Virginia Gov. Northam Orders Investigation After Army Officer Pepper-Sprayed During Traffic Stop

April 12, 2021 Updated: April 12, 2021

Virginia Gov. Ralph Northam announced on Sunday that he has ordered the Virginia State Police to conduct an independent investigation into a December traffic stop that saw two police officers pepper-spraying an army officer.

“The incident in Windsor is disturbing and angered me—and I am directing the Virginia State Police to conduct an independent investigation,” Northam wrote in a statement.

“Our Commonwealth has done important work on police reform, but we must keep working to ensure that Virginians are safe during interactions with police, the enforcement of laws is fair and equitable, and people are held accountable.”

Northam added that he has invited the army officer Lt. Caron Nazario to meet with him.

The encounter, which occurred on Dec. 5, 2020, first drew attention after Nazario sued the two officers alleging that they had violated his constitutional rights.

Body camera footage from that day obtained by The Associated Press shows Nazario, who is Black and Latino, dressed in his uniform holding his hands up as two officers with their guns drawn demanded he get out of his car.

Nazario did not immediately comply, telling the officers that he was “honestly afraid to get out.” One of the officers could be heard saying, “Yeah, you should be! Get out! Get out!”

Caron Nazario
A police officer uses a spray agent on Caron Nazario on Dec. 20, 2020, in Windsor, Va. Nazario, a second lieutenant in the U.S. Army, is suing two Virginia police officers over a traffic stop during which he says the officers drew their guns and pointed them at him as he was dressed in uniform. (Windsor Police via AP)

At one point, officer Joe Gutierrez was seen spraying Nazario, who was still sitting in his car with his hands up, with pepper spray multiple times at close range, before ordering Nazario again to “get out of the car.” Nazario eventually complied.

Nazario could be heard asking the police officers to tell explain “what was going on,” as the two officers tried to force the army officer to the ground.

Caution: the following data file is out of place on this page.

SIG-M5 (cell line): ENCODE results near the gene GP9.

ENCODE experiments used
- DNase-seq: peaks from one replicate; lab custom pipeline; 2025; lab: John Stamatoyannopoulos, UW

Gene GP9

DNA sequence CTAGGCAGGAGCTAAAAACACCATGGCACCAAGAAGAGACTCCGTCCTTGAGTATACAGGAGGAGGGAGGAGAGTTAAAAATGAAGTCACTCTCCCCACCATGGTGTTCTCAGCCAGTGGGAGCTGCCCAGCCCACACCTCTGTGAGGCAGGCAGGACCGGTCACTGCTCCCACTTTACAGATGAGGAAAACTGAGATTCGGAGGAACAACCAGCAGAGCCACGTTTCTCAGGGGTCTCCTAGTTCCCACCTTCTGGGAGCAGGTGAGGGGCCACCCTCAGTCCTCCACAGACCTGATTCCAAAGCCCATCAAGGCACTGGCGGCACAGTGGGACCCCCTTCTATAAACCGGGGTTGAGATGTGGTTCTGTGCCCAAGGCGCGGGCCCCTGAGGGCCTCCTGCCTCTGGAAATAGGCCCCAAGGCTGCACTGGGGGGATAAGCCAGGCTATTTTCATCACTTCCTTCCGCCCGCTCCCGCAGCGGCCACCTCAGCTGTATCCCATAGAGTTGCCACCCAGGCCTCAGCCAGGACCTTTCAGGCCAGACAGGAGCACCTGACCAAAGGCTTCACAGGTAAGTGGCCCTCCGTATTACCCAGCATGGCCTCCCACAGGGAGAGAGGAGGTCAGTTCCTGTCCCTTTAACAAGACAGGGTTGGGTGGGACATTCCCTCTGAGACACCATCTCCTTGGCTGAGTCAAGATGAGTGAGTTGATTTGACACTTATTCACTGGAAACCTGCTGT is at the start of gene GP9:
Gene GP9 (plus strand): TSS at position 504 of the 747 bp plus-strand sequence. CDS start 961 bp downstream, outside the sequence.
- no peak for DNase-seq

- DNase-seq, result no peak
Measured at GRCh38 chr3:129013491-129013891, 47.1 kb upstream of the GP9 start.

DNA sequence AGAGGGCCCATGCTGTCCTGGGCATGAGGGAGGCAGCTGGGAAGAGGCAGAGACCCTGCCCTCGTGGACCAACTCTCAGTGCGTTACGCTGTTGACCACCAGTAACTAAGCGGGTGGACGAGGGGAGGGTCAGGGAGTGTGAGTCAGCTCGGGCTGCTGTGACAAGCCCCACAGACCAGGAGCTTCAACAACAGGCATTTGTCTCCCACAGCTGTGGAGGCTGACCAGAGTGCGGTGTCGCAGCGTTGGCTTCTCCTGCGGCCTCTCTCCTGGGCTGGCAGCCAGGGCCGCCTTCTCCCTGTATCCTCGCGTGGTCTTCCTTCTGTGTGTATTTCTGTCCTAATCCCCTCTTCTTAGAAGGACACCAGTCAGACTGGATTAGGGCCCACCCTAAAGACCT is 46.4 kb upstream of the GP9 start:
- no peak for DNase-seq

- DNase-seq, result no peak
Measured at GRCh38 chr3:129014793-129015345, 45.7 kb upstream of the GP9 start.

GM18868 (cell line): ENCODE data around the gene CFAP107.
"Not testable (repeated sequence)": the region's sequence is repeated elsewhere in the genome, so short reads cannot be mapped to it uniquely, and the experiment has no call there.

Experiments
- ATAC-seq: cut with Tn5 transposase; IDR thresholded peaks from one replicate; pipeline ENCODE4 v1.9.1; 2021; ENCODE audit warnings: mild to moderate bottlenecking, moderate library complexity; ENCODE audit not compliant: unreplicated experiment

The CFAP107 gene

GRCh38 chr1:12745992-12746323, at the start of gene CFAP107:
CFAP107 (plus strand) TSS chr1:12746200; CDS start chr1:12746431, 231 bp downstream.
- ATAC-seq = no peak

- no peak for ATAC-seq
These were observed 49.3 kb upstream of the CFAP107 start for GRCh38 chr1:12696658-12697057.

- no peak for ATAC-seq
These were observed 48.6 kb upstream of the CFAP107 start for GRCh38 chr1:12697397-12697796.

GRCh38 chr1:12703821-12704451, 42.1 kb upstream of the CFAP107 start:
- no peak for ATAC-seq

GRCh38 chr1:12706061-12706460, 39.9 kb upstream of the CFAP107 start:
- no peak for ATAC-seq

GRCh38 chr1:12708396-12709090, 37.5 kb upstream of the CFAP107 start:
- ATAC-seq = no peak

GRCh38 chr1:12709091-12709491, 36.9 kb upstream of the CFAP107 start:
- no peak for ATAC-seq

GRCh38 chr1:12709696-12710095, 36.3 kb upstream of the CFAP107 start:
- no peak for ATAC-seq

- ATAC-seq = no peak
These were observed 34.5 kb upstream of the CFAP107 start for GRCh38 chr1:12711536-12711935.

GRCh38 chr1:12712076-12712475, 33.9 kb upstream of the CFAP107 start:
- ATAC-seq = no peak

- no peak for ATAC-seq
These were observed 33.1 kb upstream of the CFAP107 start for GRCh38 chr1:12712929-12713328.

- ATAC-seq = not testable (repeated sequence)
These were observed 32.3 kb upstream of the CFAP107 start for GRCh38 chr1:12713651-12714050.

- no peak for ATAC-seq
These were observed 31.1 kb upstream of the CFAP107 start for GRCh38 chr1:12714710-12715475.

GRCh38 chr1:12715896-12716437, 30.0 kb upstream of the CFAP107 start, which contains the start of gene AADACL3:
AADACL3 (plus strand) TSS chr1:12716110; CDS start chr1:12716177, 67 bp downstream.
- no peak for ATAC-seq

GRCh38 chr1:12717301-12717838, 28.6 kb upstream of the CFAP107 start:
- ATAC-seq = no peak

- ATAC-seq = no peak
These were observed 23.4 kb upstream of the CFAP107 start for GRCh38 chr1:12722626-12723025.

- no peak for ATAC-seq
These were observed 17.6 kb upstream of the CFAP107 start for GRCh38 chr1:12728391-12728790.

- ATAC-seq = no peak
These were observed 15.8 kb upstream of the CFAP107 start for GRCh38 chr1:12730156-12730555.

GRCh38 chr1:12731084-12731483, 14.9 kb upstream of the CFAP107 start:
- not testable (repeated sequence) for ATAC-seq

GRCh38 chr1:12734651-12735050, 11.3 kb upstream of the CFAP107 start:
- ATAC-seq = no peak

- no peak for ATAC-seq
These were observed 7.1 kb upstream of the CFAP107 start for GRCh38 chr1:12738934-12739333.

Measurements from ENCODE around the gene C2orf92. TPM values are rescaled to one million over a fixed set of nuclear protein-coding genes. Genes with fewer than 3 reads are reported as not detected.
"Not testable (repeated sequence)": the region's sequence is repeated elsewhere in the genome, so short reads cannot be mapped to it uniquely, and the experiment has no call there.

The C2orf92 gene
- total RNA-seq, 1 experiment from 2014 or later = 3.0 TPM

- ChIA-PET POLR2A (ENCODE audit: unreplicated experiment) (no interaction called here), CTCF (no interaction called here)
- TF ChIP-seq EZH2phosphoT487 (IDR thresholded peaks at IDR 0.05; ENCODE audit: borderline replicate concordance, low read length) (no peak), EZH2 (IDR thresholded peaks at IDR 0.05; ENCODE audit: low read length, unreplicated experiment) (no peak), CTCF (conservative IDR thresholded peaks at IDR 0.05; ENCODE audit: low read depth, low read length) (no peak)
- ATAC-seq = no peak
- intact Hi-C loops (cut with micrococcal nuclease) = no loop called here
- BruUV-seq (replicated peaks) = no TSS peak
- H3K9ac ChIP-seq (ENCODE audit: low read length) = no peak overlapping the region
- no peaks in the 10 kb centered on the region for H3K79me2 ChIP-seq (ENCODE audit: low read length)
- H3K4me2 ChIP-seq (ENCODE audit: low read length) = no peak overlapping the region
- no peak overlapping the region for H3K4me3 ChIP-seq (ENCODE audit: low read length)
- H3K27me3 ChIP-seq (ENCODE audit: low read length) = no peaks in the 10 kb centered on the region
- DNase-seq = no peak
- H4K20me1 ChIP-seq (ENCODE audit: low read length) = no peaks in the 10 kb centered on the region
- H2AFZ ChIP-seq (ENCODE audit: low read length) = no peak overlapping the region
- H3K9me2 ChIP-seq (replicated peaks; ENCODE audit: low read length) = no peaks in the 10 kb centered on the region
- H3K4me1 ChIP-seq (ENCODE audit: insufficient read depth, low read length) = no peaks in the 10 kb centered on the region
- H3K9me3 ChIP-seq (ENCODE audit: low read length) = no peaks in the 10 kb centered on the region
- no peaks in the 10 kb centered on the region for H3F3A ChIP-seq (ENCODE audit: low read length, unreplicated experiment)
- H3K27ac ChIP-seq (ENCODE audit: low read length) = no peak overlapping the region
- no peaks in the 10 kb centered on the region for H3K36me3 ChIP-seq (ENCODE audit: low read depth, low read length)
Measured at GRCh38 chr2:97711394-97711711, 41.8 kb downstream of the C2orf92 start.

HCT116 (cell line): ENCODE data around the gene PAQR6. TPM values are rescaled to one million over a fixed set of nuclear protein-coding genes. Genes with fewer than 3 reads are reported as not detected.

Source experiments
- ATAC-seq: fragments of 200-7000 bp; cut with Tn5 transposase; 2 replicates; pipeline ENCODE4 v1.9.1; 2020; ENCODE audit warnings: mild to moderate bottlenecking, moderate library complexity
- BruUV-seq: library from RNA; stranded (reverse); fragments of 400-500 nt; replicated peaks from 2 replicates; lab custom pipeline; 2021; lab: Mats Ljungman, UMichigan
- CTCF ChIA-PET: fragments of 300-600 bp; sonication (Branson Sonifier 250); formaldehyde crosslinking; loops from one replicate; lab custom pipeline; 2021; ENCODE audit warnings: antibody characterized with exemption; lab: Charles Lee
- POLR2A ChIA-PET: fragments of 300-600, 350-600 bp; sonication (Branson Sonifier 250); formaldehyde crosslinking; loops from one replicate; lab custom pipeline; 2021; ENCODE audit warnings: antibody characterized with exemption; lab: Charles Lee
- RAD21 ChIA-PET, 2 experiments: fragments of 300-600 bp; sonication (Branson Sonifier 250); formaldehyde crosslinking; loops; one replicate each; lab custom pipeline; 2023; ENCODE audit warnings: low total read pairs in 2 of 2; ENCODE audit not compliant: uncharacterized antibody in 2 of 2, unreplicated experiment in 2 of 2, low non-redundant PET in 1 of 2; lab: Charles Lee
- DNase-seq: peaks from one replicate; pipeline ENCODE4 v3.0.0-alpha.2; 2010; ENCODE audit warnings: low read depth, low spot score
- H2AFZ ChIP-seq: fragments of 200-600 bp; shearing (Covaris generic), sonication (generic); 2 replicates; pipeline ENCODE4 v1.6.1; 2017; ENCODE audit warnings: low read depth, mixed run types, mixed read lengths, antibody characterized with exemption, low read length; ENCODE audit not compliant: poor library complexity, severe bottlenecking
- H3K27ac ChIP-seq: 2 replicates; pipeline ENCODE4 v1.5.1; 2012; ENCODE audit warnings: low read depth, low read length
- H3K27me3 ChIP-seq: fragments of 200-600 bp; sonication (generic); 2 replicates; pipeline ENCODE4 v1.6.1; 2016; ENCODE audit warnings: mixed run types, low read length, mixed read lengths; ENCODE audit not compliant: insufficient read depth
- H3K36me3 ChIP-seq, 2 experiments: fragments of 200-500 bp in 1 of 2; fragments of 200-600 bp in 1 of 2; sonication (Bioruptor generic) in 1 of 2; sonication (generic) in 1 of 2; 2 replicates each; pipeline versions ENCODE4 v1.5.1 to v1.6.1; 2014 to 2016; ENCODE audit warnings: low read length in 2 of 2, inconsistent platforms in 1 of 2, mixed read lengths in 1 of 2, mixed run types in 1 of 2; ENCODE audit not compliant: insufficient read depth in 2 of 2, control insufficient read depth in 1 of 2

Gutierrez also allegedly told Nazario during the incident that he was “fixin’ to ride the lightning,” which the lawsuit says Nazario interpreted as a “colloquial expression for an execution” by an electric chair.

The Epoch Times has been told by law enforcement officers that they commonly use the term to refer to the use of a taser on a suspect.

Caron Nazario
A police officer speaks with Caron Nazario during a traffic stop on Dec. 20, 2020, in Windsor, Va. (Windsor Police via AP).

The police department in charge of the two officers said Sunday they had fired Gutierrez. The department said it had conducted an internal investigation to determine the appropriateness of the actions and found that the officers had not followed police department policy.

“This resulted in disciplinary action, and department-wide requirements for additional training were implemented beginning in January and continue up to the present. Since that time, Officer Gutierrez was also terminated from his employment,” the statement said.

The Town of Windsor has also requested the Virginia State Police to conduct an independent investigation.

The Associated Press reported that during the incident, officer Daniel Crocker who initially encountered Nazario radioed that he was attempting to stop a vehicle with no rear license plate and tinted windows. He said that he believed the driver was a “high-risk traffic stop” because he was “eluding police.”

Nazario’s attorney Jonathan Arthur told the news wire that Nazario was not trying to elude the officer but was searching for a well-lit area “for officer safety and out of respect for the officers.”

Gutierrez, who was driving by, heard Crocker’s call and decided to join the traffic stop.

The article was updated with further clarification about the term “ride the lightning.”

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